“I am nothing special, of this I am sure. I am a common man with common thoughts and I’ve led a common life. There are no monuments dedicated to me and my name will soon be forgotten, but I’ve loved another with all my heart and soul, and to me, this has always been enough.”
A friend who has two young children asked me to write about some positive things my parents did when I was a child that have shaped who I am today. So many things contribute to why we are the way we are, from genetics to early friendships to traumatic experiences in our youth, but there’s no denying that our parents’ choices, behaviors, and attitudes have a significant impact on the people we become. Reflecting on our childhoods is valuable for all of us, and it holds particular value for me at this moment, as I prepare to become a parent. Read more
The Grammar Girl podcast did a great show this week on how to write an apology. For a while now, I’ve been meaning to write a post about making tough apologies, so I thought I’d piggyback on Grammar Girl’s discussion. The show advised listeners to avoid four kinds of non-apologies (the “if” apology, the passive voice apology, the reverse apology, and the florid fauxpology) and to follow a formula for apologizing effectively:
Acknowledge the offense clearly
Explain it effectively
Restore the offended parties’ dignity
Assure them they’re safe from a repeat offense
Express shame and humility
Make appropriate reparation
(Credit to Dr. Aaron Lazare and his book On Apology.)
“How far you go in life depends on your being tender with the young, compassionate with the aged, sympathetic with the striving and tolerant of the weak and strong. Because someday in your life you will have been all of these.”
Today’s post was written by Courtney Miller. Courtney is a Financial Analyst from South Central Pennsylvania. In her free time, she is the Vice President of Internal Affairs for a local nonprofit, Animal Advocates of South Central PA. She also likes to travel and eat too much food. Thanks for sharing your story and tips with us, Courtney!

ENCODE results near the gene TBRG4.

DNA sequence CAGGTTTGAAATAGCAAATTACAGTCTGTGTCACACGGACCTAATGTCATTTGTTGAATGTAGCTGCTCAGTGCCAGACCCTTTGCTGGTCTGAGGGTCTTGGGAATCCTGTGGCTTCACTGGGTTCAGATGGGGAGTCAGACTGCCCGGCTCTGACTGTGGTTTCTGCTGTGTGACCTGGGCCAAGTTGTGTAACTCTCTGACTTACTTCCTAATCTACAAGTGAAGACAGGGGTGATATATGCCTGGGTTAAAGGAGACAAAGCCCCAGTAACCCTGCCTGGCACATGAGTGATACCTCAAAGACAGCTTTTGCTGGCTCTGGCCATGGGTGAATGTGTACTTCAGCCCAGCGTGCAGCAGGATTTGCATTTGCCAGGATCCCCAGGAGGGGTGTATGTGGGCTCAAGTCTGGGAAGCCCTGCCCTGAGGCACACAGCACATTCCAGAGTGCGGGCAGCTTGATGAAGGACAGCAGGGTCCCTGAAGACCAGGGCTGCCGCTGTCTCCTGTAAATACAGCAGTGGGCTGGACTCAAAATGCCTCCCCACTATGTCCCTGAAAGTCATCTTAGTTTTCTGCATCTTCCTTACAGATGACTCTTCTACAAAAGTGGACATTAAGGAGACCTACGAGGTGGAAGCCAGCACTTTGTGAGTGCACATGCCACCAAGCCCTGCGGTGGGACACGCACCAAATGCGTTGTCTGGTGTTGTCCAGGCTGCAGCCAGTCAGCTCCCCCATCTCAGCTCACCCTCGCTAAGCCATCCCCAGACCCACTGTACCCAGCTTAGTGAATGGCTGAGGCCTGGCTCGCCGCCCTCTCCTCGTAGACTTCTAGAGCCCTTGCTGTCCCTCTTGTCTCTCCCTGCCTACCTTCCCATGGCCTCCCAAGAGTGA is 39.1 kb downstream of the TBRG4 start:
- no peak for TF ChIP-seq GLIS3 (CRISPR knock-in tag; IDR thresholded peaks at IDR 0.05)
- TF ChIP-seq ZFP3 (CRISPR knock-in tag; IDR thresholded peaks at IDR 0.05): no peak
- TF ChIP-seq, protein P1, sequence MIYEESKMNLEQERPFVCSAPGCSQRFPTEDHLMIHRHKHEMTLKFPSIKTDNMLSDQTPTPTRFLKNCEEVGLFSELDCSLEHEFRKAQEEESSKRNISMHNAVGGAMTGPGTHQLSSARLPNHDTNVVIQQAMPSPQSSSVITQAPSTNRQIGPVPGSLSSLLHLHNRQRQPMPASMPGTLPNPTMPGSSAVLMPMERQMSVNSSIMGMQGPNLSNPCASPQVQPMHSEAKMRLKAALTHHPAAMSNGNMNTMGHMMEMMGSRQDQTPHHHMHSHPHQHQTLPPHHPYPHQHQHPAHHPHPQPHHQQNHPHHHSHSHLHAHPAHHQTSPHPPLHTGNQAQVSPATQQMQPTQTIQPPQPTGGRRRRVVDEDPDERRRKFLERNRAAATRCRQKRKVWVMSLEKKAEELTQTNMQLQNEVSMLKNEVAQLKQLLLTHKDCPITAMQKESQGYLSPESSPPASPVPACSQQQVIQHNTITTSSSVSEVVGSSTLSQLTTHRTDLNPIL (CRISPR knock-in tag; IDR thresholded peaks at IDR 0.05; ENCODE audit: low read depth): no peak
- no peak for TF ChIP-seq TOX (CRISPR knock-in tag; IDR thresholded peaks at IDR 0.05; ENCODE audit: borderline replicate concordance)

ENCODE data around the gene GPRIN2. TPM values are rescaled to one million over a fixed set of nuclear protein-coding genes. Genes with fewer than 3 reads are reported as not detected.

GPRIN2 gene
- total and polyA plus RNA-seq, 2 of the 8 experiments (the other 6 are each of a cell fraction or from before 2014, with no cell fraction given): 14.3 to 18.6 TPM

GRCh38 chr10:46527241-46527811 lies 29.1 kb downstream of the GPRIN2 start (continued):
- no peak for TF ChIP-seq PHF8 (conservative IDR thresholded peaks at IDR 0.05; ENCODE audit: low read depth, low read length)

Decluttering, KonMari Method, tiny homes, capsule wardrobes… These terms have been trending lately, and with good reason. Actually, many good reasons. How often have you misplaced something and spent more time searching for it than you’d like to admit? Maybe you’ve looked “everywhere” and couldn’t find it. It got lost somewhere among your stuff. How much time have you spent organizing, dusting, and cleaning your stuff? Or bought something and had to “make room” for it?
How much stuff in our lives is necessary? How much of it do we actually use? Do you ever ask yourself, “Why do I even have this thing?” You’re not alone.
You wrote a while ago about switching to cosmetics that aren’t tested on animals. I’d like to make that switch, but I’m not sure where to start. It seems overwhelming to research all the beauty products on the market. What products do you use?
In case you missed it, I believe L is referring to this post. I’m a little hesitant to post a full list of the products I use for fear of seeming high-maintenance (don’t judge!), but I did do a good bit of research on this topic, and I’m happy to share that research if it will help you make the switch to cruelty free products. European readers don’t need to worry about this, as animal testing for cosmetic purposes is banned in the European Union.
Yesterday, I spent some time tidying up my living room. I hadn’t planned to spend my morning that way, but I came downstairs and saw the ever-growing pile of papers on the table that serves as a catch-all, and I just couldn’t bear to look at it anymore. This is usually how cleaning goes for me. I have no set schedule for it, no weekly cleaning routine; it happens in bursts when I feel the urge.
In light of this weekend’s events in Charlottesville, I find it necessary to revisit the topic I addressed last weekend. Like many Americans, I am horrified by the recent rise in white supremacist, neo-Nazi activity in the US. Many people smarter than me have written eloquent pieces about what happened this weekend, and I do not pretend to have anything new or particularly insightful to say. In case there is any doubt, let me be clear where I stand: Hating, discriminating against, or threatening anyone on account of their race, ethnic heritage, sexual orientation, or gender is despicable and unacceptable. Human is human, period.